Columbia Students, Activists Occupy Harlem Warehouse in Campus Expansion
HARLEM—Just call it Occupy Warehouse.
A small group of Columbia University students and local activists have occupied a storage warehouse on 125th Street that is part of the university's West Harlem campus expansion plans.
The Tuck-it-Away warehouse at 655 W. 125th Street is due to be acquired via eminent domain by the Empire State Development Corporation as part of Columbia's new 17 acre, $6.3 billion campus expansion.
"We are taking this building over from the Empire State Development Corporation which is not acting in the interest of the citizens and giving it back to it's rightful owner," said Tom DeMott from the Coalition to Preserve Community, a group opposed to the expansion.
DeMott said the group obtained permission from warehouse owner Nicholas Sprayregen to be there.
Sprayregen, who owns several warehouses in the expansion zone, has refused to sell his property to the university and fought efforts to take it using eminent domain. In June of 2010, the New York State Court of Appeals upheld the use of eminent domain, saying the area was blighted.
About 20 people camped out at the warehouse on Thursday night. They began camping outside after they say they were warned by authorities that the building owner would face fines if they slept inside the building.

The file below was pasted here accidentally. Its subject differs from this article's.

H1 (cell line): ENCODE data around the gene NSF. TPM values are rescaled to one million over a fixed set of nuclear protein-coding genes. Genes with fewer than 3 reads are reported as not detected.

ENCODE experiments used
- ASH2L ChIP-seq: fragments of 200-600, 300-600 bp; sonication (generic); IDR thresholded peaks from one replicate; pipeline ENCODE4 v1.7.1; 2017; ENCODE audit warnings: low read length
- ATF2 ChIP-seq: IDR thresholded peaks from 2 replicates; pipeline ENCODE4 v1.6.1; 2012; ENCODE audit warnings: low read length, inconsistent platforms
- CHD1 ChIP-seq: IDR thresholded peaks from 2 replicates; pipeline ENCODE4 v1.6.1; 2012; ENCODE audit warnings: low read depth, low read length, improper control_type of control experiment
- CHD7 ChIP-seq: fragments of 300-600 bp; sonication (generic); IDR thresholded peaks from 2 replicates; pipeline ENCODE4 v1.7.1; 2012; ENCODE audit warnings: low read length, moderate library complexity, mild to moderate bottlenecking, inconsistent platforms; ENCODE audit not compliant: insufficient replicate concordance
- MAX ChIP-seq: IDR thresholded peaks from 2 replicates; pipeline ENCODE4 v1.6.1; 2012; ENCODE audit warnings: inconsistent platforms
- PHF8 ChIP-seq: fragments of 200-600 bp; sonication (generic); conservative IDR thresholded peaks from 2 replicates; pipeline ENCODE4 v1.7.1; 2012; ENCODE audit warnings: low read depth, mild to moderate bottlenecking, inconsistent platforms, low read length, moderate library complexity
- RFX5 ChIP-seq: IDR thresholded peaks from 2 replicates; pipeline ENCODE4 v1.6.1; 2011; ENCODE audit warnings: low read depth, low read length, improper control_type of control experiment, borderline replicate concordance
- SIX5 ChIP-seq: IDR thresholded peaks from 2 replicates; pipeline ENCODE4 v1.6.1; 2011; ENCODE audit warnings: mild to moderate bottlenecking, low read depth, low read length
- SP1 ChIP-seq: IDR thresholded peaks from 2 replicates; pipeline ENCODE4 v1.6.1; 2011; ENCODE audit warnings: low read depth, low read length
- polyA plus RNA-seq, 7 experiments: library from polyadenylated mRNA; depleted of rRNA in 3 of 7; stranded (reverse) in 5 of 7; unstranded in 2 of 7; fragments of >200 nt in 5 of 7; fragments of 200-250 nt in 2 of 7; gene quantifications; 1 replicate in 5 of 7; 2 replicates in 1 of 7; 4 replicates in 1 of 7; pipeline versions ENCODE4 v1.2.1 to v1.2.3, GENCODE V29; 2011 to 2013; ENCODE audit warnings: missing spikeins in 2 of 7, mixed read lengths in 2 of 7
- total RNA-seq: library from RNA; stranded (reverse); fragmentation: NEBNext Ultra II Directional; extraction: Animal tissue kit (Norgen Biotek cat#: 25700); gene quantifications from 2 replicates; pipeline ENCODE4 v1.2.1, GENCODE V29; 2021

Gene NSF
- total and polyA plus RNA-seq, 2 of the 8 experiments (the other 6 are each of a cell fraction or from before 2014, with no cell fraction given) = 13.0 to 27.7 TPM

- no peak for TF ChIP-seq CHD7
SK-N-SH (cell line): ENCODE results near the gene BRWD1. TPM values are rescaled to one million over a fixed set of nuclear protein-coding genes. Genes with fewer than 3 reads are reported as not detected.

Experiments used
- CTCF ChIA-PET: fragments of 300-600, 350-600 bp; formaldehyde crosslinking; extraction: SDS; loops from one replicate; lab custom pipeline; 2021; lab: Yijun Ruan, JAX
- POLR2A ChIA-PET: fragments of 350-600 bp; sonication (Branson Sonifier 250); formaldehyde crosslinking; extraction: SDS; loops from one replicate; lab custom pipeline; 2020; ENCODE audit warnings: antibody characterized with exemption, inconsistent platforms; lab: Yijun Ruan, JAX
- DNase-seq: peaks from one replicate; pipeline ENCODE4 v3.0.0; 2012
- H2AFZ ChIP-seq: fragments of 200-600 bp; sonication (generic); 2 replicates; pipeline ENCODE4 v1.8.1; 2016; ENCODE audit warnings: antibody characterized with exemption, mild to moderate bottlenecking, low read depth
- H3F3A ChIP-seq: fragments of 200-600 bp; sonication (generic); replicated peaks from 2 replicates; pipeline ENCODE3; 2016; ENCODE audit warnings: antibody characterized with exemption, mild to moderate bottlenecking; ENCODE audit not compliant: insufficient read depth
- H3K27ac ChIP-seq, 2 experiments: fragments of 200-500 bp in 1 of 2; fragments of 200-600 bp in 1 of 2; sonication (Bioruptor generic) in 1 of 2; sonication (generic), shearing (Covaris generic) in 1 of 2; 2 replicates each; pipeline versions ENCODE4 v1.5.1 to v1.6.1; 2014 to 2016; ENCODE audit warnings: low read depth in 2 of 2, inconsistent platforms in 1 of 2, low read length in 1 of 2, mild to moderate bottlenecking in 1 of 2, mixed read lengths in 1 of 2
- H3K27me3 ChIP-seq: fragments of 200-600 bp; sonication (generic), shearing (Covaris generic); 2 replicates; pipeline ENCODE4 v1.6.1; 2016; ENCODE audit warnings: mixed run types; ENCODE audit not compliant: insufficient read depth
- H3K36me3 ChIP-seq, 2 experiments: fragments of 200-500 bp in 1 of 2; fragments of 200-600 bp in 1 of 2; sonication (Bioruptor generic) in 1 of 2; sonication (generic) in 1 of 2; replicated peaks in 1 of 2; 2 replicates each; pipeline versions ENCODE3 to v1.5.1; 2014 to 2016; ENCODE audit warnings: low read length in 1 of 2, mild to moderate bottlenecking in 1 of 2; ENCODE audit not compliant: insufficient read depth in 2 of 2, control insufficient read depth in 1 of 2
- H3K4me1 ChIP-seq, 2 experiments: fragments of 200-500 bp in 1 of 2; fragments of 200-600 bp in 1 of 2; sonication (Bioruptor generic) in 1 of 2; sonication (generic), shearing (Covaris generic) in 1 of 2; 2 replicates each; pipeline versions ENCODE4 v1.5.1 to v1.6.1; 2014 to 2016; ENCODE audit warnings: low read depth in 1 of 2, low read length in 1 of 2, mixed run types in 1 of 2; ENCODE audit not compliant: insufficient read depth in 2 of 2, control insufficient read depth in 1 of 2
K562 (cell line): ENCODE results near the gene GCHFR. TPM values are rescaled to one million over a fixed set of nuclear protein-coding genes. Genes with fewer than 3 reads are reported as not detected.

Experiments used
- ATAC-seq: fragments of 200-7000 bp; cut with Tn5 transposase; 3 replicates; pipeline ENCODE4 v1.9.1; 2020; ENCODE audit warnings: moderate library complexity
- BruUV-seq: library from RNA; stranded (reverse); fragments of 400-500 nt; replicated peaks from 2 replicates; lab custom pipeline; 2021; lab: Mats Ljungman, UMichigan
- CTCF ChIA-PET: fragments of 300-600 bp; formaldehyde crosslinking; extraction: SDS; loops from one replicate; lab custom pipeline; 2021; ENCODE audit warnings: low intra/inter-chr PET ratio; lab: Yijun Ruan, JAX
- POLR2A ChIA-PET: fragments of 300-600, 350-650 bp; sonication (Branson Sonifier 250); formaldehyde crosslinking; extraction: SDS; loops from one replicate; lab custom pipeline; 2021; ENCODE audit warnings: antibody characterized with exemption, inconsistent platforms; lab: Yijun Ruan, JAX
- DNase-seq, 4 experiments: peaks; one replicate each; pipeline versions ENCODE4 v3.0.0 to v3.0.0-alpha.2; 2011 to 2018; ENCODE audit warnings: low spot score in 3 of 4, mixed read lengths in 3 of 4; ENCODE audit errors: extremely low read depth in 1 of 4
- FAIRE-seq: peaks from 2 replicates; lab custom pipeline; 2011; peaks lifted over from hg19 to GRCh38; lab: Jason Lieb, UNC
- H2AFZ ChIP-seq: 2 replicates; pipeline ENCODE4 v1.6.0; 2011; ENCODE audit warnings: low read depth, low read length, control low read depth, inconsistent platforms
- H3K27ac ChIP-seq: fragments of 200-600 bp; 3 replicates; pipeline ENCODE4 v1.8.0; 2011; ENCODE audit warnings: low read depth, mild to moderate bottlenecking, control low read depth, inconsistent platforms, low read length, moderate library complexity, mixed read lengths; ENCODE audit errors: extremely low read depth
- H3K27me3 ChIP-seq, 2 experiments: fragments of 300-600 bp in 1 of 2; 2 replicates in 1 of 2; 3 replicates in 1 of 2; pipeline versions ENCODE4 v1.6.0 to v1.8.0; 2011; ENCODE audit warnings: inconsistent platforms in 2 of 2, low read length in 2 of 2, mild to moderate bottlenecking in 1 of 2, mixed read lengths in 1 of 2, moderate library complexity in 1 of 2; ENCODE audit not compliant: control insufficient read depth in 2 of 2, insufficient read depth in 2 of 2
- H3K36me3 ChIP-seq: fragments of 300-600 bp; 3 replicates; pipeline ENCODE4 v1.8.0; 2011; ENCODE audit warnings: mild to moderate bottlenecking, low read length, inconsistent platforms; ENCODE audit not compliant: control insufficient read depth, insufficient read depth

On Friday evening, a police officer stood a few feet from where a group of about 10 people had set up camp. A police car sat across 125th Street.
Columbia is extending into West Harlem from West 129th to West 133rd streets, between Broadway and 12th Avenue. The area also includes the north side of 125th Street and three properties on the east side of Broadway from 131st to 134th street.
The plan will see the creation of 6.3 million square feet of space, with the first phase of the project scheduled to be completed by 2015. Later phases are scheduled to be completed by 2030.
Columbia University was not immediately available for comment but have previously said they are abiding by the terms of the community benefits agreement and are meeting hiring goals.
"The goal is to stop a vicious displacement plan and suggest to Columbia that the community should be shared," said DeMott.
Alexandra Afifi, 21, a senior at Columbia College, said she opposed the expansion. The issue hasn't been a major topic of discussion among students until recently, she said.
"I've been watching Columbia transform this neighborhood in my four years here and by transform, I mean swallow," said Afifi. "As a student I don't see any reason for the expansion except profit."